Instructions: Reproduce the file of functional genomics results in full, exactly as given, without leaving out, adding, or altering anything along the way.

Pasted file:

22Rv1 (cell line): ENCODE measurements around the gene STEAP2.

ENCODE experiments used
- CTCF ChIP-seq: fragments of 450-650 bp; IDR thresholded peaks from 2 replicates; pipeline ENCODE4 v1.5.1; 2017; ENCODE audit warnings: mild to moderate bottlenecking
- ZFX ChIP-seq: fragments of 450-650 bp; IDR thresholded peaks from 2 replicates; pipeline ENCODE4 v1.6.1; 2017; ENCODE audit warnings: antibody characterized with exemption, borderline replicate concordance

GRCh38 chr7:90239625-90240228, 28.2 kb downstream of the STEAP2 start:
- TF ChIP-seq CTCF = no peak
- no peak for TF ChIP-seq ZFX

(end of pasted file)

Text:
22Rv1 (cell line): ENCODE measurements around the gene STEAP2.

ENCODE experiments used
- CTCF ChIP-seq: fragments of 450-650 bp; IDR thresholded peaks from 2 replicates; pipeline ENCODE4 v1.5.1; 2017; ENCODE audit warnings: mild to moderate bottlenecking
- ZFX ChIP-seq: fragments of 450-650 bp; IDR thresholded peaks from 2 replicates; pipeline ENCODE4 v1.6.1; 2017; ENCODE audit warnings: antibody characterized with exemption, borderline replicate concordance

GRCh38 chr7:90239625-90240228, 28.2 kb downstream of the STEAP2 start:
- TF ChIP-seq CTCF = no peak
- no peak for TF ChIP-seq ZFX